(CNN) -- A man in Michigan and his son in Colorado have been charged with sending a threatening communication to U.S. Rep. Bart Stupak, D-Michigan, after his vote in favor of the health care bill.
Russell Hesch, 73, of West Branch, Michigan, and his son David, 45, of Loveland, Colorado, were charged in a criminal complaint with conspiring to threaten to assault, kidnap or murder Stupak, the U.S. Attorney's Office for the Eastern District of Michigan said Monday in a news release.
The elder Hesch appeared Friday in court in Bay City, Michigan, and was awaiting a detention hearing before a magistrate judge, said Jeff Dorschner, a spokesman for the U.S. Attorney's Office in Colorado.
The younger Hesch appeared Monday in federal court in Denver, Colorado, and was advised of the charges, the spokesman said. He is to return to court Thursday for a preliminary hearing, a detention hearing and an identity hearing, Dorschner said.
According to an affidavit in support of the complaint, a two-page letter addressed to the "Stupak Family" was received by Stupak's office on May 25.
After criticizing Stupak for his vote in support of the health care legislation, it said, "Actions and decisions carry consequences. Is your wife, Laurie Ann, prepared for those consequences? Is your son Ken and his family prepared for those consequences?"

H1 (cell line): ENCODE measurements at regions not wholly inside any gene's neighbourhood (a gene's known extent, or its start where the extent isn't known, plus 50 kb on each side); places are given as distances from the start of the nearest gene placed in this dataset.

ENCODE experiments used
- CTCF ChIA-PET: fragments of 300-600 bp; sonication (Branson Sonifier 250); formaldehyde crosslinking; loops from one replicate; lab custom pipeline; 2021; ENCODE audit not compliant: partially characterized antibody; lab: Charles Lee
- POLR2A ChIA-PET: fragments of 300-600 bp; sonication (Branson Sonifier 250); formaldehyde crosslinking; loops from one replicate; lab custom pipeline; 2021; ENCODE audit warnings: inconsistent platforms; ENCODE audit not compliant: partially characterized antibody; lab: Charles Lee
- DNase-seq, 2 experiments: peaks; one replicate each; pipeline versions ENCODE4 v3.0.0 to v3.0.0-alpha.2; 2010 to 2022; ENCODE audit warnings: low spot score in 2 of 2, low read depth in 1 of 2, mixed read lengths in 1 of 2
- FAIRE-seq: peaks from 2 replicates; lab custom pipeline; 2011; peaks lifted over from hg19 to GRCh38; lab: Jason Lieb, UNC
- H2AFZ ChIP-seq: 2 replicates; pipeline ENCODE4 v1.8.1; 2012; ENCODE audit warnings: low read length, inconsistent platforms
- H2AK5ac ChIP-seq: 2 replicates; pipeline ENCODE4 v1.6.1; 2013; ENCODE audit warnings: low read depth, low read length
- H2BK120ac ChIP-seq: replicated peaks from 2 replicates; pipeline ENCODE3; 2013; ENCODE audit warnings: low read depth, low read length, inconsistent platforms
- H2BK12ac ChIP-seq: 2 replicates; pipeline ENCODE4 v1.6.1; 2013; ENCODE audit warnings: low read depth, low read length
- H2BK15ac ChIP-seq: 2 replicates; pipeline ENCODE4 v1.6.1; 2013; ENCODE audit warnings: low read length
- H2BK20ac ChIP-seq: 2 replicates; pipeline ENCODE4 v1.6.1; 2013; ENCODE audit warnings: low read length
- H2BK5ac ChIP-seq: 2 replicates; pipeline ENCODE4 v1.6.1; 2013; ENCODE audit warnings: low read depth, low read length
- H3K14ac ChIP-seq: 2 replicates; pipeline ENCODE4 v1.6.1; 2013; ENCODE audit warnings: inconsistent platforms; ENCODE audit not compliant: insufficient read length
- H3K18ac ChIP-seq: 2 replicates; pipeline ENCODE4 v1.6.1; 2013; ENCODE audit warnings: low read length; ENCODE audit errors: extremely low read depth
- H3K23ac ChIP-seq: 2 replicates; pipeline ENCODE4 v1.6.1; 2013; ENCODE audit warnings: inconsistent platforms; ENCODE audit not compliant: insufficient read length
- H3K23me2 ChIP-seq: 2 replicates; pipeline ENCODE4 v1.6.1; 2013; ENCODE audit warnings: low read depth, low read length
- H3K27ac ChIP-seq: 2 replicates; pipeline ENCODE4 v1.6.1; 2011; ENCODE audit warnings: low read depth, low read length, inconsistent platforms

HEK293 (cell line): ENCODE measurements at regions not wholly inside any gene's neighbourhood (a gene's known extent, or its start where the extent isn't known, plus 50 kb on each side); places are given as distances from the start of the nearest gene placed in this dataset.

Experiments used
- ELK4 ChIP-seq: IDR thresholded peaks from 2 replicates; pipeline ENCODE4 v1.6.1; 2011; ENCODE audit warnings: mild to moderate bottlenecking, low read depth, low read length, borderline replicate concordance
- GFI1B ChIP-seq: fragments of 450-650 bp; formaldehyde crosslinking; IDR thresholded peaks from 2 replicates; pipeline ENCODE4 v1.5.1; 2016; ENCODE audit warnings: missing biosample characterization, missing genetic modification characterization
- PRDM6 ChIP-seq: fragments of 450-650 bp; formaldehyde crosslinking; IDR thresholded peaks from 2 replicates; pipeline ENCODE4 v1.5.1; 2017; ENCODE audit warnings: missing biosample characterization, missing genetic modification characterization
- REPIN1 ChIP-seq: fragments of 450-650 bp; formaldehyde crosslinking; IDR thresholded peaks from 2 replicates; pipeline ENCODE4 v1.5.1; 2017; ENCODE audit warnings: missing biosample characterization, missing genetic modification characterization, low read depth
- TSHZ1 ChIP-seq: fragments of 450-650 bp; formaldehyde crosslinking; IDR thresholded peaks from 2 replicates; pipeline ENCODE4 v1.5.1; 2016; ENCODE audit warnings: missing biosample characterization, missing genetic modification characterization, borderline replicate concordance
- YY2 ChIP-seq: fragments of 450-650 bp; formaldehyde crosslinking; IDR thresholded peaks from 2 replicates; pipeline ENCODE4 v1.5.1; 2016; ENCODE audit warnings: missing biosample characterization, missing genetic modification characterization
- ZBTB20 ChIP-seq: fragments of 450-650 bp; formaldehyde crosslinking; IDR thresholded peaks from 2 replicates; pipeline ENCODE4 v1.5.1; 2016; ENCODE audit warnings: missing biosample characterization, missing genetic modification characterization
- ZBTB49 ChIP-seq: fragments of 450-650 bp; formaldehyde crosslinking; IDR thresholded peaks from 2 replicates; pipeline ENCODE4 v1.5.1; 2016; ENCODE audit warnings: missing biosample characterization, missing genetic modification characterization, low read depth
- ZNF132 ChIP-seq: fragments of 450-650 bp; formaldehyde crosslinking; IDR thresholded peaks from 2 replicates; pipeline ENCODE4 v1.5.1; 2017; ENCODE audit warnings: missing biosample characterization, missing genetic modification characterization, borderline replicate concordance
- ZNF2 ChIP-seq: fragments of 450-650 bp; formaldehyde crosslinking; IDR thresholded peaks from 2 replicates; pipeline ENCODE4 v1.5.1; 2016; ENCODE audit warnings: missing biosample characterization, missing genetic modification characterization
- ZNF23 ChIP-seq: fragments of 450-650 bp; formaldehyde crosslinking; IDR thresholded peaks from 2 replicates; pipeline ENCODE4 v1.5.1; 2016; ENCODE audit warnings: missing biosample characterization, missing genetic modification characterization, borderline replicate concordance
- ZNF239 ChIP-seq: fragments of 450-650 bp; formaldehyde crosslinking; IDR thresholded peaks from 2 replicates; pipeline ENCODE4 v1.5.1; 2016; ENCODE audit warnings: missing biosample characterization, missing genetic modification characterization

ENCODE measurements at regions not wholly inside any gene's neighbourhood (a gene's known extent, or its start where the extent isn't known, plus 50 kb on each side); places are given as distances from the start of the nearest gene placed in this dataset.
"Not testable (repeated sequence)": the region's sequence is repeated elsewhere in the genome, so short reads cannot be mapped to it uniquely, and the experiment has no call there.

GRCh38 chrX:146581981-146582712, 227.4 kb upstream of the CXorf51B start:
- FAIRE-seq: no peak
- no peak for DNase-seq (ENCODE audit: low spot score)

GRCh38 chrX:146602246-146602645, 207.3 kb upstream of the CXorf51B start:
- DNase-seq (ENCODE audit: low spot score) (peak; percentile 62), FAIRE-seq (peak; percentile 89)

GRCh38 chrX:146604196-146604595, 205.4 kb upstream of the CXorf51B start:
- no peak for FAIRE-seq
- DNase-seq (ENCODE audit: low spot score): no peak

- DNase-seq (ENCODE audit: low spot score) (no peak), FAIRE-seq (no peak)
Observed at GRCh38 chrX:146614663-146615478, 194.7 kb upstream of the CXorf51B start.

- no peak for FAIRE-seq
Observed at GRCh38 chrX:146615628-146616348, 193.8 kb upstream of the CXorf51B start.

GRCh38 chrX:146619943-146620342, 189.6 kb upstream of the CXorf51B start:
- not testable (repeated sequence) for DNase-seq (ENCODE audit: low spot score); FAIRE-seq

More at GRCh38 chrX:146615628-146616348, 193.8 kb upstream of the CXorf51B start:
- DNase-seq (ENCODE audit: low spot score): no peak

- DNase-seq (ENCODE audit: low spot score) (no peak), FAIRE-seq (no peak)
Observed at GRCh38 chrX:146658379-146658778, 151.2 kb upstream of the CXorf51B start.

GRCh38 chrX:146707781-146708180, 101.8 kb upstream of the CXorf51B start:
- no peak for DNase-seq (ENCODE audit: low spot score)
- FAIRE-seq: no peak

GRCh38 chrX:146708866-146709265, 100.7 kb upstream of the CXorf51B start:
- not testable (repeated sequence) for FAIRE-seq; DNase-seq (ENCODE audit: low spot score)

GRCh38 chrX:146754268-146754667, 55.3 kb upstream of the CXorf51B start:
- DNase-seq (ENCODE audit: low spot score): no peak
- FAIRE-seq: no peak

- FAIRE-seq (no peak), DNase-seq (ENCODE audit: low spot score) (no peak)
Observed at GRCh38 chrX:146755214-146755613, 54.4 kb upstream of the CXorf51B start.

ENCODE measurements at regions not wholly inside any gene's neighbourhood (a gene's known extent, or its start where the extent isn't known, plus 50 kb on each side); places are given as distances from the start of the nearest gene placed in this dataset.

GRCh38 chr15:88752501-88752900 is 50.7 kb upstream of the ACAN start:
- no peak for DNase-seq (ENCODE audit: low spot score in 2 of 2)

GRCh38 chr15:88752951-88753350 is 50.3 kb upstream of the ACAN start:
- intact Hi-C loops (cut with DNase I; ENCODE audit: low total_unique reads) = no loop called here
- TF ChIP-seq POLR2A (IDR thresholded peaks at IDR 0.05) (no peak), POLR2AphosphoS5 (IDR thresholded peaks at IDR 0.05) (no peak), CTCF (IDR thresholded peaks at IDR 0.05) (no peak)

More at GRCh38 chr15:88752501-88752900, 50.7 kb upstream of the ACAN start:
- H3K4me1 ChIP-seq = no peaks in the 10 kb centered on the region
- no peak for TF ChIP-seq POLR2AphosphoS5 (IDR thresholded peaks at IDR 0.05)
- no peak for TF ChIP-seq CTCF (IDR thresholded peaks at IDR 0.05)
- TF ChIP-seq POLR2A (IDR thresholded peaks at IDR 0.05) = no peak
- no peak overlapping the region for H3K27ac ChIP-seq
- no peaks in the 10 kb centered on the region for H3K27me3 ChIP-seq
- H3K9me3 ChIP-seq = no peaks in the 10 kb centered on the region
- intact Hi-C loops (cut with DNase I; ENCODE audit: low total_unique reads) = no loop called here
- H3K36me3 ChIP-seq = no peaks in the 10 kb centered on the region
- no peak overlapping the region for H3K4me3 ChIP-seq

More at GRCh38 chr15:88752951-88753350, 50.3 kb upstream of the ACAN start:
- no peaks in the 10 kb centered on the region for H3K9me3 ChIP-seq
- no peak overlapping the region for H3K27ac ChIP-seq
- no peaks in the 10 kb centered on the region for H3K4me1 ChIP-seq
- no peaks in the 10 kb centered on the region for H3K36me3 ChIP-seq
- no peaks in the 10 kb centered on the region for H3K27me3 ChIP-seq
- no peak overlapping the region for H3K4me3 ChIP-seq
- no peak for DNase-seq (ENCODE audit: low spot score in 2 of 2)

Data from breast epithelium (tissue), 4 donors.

It adds, "You wanted to get some Washington paint for the bridge? Not to worry, I will paint the Mackinaw Bridge with the blood of you and your family members. I will not say when and with who but I will save your blood for the high towers toward the end of this project. You will live long enough to truly experience the unfortunate but definite consequences of your decision. You will watch your world slowly crumble and erode around you."
According to the complaint, Stupak told the FBI that one of his most vociferous critics was Russell Hesch. The FBI compared the letter with previous missives and found them similar enough to interview Hesch, who initially denied having written the threatening letter, the complaint said.
But last Friday, Hesch admitted having written the letter and said he e-mailed it to his son with instructions to mail it from Denver, the complaint said.
In a statement issued Monday, Stupak thanked law enforcement officers for acting vigilantly and professionally to ensure his and his family's safety. The congressman would not comment on the probe because it is ongoing.
David Hesch is to be extradited to Michigan, where he will face the charges. Both men requested representation by a public defender.
If convicted, the men face a maximum penalty of five years' imprisonment and/or a $250,000 fine.